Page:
Tuesday 18 December 2012

The General whom the British never captured

It was May 1799 and the British forces had just breached the fort of Srirangapatna. They entered the city through the breach and killed Tipu Sultan without knowing his identity.
Soon after they recognized Tipu who had fallen dead near the Water Gate, the British soldiers went on a hunt. Their target this time was Yaar Mohammad, who was described as the right hand man of Tipu.
Though the British scanned every inch of Srirangapatna and its surroundings they did not find any trace of Yaar Mohammad. Apart from Tipu, the British had set a high price on Yaar whom they wanted dead or alive. He was after Tipu the most wanted man in India.
Yaar was the commander-in-chief of the Mysore Army. Along with Tipu he had given the British a hard time during the 1799 war. He was considered to be the right hand man of Tipu.
While the British had managed to kill Tipu, they found no trace of Yaar. Their hatred of this soldier was so great that they launched a country-wide manhunt for him. Yet, no trace of this brave soldier could be found.
There were several rumours of Yaar being spotted in one province or other. Despite their best efforts, Yaar continued to elude them.
Who was Yaar and why did the British want him so desperately.
This is the story of Yaar Mohammad.
Born into a Rajput Muslim family in the 18th century, he was the son of Shah Mohammad, a Sufi Saint. Tipu was among the several people who were deeply influenced by this Sufi saint. When he came of age, he joined the Mysore Army and soon distinguished himself on the field.
Tipu was deeply impressed by the valour and patriotism of Yaar. He then was designated as Commander by Tipu himself. Other noblemen and people of Mysore called Yaar as Ghazi-e Mysore
Tipu was so reliant on Yaar that he used him as the last resort. Once during his campaign in Coorg, Tipu found that he was losing men and material to the Coorg Army.
It was 1787 and Tipu had set his sights on conquering Coorg. However, his Army was worsted in a series of skirmishes and in all of them a major part was played by a Coorgi youth called Muthanna.
When all efforts to capture Muthanna failed. Tipu sent for Yaar and asked him to do the needful. Yaar studied the topography of Coorg and realized that Muthanna was taking shelter of the natural hills and using it to his advantage.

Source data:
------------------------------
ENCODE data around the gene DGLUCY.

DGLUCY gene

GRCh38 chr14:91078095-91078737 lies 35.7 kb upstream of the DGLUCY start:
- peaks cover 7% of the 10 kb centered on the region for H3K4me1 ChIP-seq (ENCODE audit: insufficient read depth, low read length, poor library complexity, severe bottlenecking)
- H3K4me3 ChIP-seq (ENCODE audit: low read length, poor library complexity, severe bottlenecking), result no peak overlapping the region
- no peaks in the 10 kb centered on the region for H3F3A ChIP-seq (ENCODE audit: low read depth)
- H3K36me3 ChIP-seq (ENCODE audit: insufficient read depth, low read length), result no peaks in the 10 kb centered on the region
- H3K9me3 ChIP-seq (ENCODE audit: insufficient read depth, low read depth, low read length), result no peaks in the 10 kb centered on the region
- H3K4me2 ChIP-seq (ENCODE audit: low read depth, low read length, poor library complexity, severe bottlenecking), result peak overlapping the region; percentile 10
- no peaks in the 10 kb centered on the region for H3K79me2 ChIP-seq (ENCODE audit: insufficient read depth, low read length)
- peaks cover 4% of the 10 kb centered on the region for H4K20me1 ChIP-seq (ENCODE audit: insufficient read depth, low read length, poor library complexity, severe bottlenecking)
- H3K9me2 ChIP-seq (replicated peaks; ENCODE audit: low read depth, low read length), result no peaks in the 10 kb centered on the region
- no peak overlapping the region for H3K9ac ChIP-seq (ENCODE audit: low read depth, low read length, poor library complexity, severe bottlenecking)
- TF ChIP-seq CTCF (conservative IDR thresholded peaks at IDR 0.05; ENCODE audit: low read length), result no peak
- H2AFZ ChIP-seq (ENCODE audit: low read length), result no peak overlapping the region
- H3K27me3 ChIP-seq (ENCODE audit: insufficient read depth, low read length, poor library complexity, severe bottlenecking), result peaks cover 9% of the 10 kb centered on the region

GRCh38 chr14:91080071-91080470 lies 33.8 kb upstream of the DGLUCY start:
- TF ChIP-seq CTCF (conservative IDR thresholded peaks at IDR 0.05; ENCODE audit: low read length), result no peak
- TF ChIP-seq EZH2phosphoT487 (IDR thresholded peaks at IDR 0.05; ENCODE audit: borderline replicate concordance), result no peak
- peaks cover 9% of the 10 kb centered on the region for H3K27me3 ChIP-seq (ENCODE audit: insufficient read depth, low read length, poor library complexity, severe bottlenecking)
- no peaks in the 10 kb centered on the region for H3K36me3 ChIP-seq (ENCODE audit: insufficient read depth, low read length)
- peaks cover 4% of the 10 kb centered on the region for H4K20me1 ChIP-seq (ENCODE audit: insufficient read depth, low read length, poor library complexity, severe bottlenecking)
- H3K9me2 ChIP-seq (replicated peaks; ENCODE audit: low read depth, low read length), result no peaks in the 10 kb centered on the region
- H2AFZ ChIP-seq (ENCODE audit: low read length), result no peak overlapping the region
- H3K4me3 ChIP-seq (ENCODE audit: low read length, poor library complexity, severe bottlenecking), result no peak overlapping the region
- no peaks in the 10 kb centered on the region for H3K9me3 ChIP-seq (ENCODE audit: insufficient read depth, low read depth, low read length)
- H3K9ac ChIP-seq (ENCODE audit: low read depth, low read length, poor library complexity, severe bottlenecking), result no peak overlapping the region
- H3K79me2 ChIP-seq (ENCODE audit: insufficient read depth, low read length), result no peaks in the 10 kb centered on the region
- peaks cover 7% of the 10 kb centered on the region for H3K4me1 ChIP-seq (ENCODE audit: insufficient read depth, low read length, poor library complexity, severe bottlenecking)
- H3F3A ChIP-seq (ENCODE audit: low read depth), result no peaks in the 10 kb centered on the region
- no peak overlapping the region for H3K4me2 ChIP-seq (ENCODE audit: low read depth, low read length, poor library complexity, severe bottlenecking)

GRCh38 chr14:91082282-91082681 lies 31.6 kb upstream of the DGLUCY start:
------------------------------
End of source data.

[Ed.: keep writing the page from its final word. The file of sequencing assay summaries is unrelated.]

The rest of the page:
Moreover, Muthanna was moving from one village to another and skillfully marshalling the Coorgi army. The Mysore Army was thus always one step behind him.
Yaar then decided to literally smoke Muthanna out. He set fire to all the villages that the Mysore Army came across, leaving no option to Muthana but to stand his ground and fight.
Finally, after seven weary months, Muthanna was captured and beheaded. Tipu wanted to see the enemy who had given him so much trouble. Yaar sent the head of  Muthanna on a platter. When Tipu saw the handsome face, he immediately ordered Muthanna to be given a decent burial.
As far as Yaar was concerned, he had once again done his job.      
During the 1799 war too, he distinguished himself but when he saw Tipu dead and the British enter Srirangapatnam, he decided to leave Srirangapatna.
He managed to evade capture by the British and left Srirangapatna though it was heavily blanketed by the troops of the British and their allies.  
The British declared him a wanted man but to no avail. They put a reward on his head. They cold bloodedly killed some of his family members. But Yaar Mohammad, his son Illah Baksh and father Noor Mohammad vanished into the vast Indian heartland.
He is believed to have first gone to the Kulu Hills and from there to the Punjab which was ruled by Maharaja Ranjit Singh.   
The three men were constantly on the run. All efforts by the British to capture them failed and Yaar Mohammad died in the early years of the 19th century.
Yaar was among the handful of people that Tipu relied upon in his last days.  One of the few men who manage to survive the British blizzard of 1799 was Dewan Purnaiah. He later joined service in the court of Wodeyars.
It is to Purnaiah’s credit that he managed to safeguard some of the personal effects of Tipu.     
Yaar Mohammad’s descendents still live in Toda in the Punjab province in Pakistan.

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